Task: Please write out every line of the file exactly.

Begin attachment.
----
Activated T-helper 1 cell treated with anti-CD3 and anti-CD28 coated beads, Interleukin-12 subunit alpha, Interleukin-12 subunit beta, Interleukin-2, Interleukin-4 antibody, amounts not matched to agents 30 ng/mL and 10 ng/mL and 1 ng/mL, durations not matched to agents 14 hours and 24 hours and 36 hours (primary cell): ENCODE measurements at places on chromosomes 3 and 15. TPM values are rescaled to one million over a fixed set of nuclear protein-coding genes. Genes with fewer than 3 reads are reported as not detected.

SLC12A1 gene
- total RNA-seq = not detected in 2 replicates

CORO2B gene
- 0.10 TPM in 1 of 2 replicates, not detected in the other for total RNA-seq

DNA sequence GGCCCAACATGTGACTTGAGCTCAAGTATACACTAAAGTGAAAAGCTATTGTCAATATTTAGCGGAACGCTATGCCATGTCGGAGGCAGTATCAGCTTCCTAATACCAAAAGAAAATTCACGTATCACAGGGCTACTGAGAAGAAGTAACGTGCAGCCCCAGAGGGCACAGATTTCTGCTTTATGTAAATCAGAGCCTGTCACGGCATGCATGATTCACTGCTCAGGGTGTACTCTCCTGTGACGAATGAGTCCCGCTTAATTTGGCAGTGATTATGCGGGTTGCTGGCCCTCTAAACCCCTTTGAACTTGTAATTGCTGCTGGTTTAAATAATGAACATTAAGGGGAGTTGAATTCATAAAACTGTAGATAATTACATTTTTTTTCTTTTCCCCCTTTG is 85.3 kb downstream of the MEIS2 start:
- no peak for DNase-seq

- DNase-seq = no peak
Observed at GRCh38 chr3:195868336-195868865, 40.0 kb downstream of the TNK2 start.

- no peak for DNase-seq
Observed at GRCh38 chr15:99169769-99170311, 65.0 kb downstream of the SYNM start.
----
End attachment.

Activated T-helper 1 cell treated with anti-CD3 and anti-CD28 coated beads, Interleukin-12 subunit alpha, Interleukin-12 subunit beta, Interleukin-2, Interleukin-4 antibody, amounts not matched to agents 30 ng/mL and 10 ng/mL and 1 ng/mL, durations not matched to agents 14 hours and 24 hours and 36 hours (primary cell): ENCODE measurements at places on chromosomes 3 and 15. TPM values are rescaled to one million over a fixed set of nuclear protein-coding genes. Genes with fewer than 3 reads are reported as not detected.

SLC12A1 gene
- total RNA-seq = not detected in 2 replicates

CORO2B gene
- 0.10 TPM in 1 of 2 replicates, not detected in the other for total RNA-seq

DNA sequence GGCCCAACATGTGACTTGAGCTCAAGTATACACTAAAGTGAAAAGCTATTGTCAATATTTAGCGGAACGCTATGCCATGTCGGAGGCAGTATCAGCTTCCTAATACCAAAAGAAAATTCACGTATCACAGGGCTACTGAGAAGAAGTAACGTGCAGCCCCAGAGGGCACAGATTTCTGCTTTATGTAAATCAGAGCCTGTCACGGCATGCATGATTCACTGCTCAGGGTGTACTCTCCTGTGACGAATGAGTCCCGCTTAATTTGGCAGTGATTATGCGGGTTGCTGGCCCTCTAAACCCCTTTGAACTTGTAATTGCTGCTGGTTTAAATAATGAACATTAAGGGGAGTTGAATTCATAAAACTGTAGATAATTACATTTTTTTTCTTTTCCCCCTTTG is 85.3 kb downstream of the MEIS2 start:
- no peak for DNase-seq

- DNase-seq = no peak
Observed at GRCh38 chr3:195868336-195868865, 40.0 kb downstream of the TNK2 start.

- no peak for DNase-seq
Observed at GRCh38 chr15:99169769-99170311, 65.0 kb downstream of the SYNM start.